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The world is growing more digitally-focused, making skills in digital and technology important for everyone in the future.
Home-grown technology skills will be important in the near future when the UK’s decision to leave the European Union threatens to drive skilled technologists from the UK.
In 2017 both the government and technology firms have increased their focus on providing these skills to supplement the computing curriculum and boost the tech talent pipeline.
The year kicked off with technology giant Microsoft announcing a programme designed to teach more than 560,000 people digital skills over the next three years.
Many other firms also stepped in to try and increase people’s digital and technical skills both in the UK and around the world.
Networking firm Cisco launched a programme to help give 250,000 people in the UK digital skills by 2020, and Facebook vowed to teach 10,000 women digital skills by the end of the year.
It can be difficult for schools to keep up with technology trends due to the fast pace of change and the cost of adoption.
At the beginning of 2017 at the Bett 2017 education technology show, the then minster for higher education, skills, apprenticeships and careers, Rob Halfon, claimed knowing what technologies to invest in can be a huge problem for schools.
Halfon suggested that schools who are on the right track in their technology investment should help other schools to decide what technology to use.
In a bid to increase the UK’s cyber-security skill, the Department for Culture, Media and Sport (DCMS) announced in early 2017 that it would be launching a series of clubs designed to teach young people cyber-security skills.
Cyber professionals are currently lacking in the technology industry, and many are concerned that although young people are well adept at using technology they do not properly understand some of the safety implications that come alongside it.
The DCMS’s extra-curricular clubs aimed to reach 6,000 teenagers who are already enthusiastic about cyber by 2021.
The UK’s decision to leave the European Union raised concerns about the skills that would be available to the technology industry once Brexit occurs.
A year on, a report by Hired found 70% of technology workers have considered moving to another city after Brexit, taking their technical skills with them.
In addition, the number of potential skilled candidates for tech jobs who are willing to take a role in the UK significantly dropped.
Parents would prefer their children to pursue more traditional roles than tech roles, as study found in 2017.
While the UK’s digital skills gap calls out for young people to choose careers in tech, parents would much rather their children become doctors, teachers or lawyers, with only 9% claiming they would be happy for their kids to become tech entrepreneurs.
It also became clear that female students are much less likely to consider a role in technology than male students.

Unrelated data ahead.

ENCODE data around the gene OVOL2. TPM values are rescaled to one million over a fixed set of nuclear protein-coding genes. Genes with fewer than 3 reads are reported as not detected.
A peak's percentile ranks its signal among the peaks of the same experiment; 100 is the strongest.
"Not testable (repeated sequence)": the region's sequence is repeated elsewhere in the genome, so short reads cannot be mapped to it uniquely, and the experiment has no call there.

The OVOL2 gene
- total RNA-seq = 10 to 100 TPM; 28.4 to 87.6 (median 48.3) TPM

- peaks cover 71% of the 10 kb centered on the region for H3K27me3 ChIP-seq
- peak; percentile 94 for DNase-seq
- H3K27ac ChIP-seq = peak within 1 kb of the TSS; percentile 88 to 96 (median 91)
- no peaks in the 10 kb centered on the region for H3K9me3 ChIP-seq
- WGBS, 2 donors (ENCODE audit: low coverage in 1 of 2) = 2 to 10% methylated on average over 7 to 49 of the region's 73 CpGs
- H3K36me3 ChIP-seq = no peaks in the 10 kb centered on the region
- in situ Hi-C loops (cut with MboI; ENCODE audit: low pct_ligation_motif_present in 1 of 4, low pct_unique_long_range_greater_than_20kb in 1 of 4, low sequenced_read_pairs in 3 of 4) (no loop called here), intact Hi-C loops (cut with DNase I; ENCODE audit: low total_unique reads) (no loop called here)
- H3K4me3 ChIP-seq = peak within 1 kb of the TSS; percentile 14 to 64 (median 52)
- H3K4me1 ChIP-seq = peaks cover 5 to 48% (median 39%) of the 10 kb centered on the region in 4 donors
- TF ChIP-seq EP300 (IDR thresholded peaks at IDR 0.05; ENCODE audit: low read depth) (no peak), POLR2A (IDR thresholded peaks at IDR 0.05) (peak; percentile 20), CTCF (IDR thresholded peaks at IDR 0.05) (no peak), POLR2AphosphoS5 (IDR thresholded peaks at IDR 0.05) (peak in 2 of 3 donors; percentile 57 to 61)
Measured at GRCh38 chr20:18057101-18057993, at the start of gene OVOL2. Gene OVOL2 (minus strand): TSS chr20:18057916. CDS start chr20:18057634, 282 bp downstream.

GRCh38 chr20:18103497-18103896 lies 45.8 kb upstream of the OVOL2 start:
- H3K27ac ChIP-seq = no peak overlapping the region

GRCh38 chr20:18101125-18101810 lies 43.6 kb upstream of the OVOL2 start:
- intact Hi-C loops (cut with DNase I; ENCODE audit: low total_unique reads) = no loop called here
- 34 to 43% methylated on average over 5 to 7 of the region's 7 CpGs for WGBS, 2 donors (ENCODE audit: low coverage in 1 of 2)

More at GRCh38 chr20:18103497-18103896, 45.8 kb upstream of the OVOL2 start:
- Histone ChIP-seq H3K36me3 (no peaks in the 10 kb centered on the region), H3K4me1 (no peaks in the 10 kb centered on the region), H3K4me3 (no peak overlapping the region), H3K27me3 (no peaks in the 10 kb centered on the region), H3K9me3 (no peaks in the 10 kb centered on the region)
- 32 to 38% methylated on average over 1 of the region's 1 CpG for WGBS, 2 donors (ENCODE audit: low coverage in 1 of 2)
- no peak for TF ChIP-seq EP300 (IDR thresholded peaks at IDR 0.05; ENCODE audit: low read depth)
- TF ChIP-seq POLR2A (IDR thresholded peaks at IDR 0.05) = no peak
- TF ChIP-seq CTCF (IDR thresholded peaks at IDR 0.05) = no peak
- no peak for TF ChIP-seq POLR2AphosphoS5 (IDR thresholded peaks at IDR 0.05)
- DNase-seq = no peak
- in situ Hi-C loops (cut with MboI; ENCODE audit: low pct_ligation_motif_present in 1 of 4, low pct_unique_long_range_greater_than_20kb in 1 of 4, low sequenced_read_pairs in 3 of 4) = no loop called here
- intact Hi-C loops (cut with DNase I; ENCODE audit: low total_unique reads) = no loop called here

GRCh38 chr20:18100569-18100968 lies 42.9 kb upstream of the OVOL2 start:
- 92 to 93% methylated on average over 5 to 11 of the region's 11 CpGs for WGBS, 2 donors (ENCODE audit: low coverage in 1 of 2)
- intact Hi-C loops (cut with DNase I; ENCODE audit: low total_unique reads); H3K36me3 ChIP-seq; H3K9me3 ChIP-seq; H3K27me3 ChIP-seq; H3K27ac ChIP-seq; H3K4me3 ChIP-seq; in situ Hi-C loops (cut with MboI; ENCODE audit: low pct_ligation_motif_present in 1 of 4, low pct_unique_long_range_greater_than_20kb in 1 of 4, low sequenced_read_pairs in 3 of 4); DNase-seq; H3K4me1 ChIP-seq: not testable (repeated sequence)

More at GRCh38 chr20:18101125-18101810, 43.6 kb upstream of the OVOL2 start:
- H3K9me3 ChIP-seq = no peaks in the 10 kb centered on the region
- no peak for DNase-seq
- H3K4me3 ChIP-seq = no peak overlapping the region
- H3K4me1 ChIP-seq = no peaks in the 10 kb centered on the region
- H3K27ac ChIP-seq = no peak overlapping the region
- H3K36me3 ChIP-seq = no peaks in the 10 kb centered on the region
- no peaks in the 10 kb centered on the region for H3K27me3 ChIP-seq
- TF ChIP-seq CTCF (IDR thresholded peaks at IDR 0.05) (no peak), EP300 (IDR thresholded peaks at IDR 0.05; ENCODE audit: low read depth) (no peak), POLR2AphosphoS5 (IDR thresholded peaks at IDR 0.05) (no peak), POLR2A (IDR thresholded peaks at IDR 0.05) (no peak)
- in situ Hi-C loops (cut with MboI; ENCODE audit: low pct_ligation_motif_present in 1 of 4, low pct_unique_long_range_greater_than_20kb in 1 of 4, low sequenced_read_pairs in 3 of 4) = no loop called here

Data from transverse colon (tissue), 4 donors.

As the summer exam results for A-Levels and GCSE’s came in, the technology industry grew concerned about the continued lack of students choosing science, technology, engineering and maths (Stem) subjects.
A-Level computing saw boys slightly out-perform girls, whereas ICT results saw the reverse, with girls achieving higher grades.
But the very small increase in pupils choosing to take the subject led to concern for the future of the technology skills gap.
In a bid to find out what digital and technical skills the UK needs, the government launched a survey asking employers with digital and technical employees what skills they need for their organisations now, and what skills they are likely to need in the future.
DCMS hopes this information will help the government to develop policies in the future which will address the digital skills gap.
In 2017 the government also launched new T-Levels to act as a vocational alternative to A-Levels, specialising in more technical subjects such as digital.
Near the tail end of the year, a study found just over 40% of adults have the skills needed to complete even basic digital tasks that are becoming expected in the modern workplace.
In the UK 43% of people don’t have the digital skills required for most jobs, and different regions across the UK are impacted differently, with London more likely to have skilled people.
Though many believe employers should work with the government and education providers to fill the IT skills gap, but many CIOs pointed the finger at schools, claiming IT education does not match the needs of employers.
In 2017 there was an increased focus on giving teachers the skills they need to properly teach students the skills they will need to feed the tech talent pipeline.
Google invested £1m in training for secondary school teachers in the UK to help them develop better skills in computer science.
The computing curriculum was introduced to ensure more children were leaving schools with basic digital skills, but many teachers don’t feel they have the skills to teach some of the concepts that come along with the new curriculum, such as coding.
As some technology tasks become easier to automate, the skills required of technical workers is shifting and becoming more creative.
In 2017 recruitment firm Mortimer Spinks found 75% of non-technical workers would consider a career in tech, but stereotypes sometimes prevent them from making this jump – either because they don’t know what a tech role involves or they believe they cannot gain the skills they need for these roles.
More still needs to be done to train, attract and retain people with technical skills to fuel the technology talent pipeline and close the skills gap in the UK.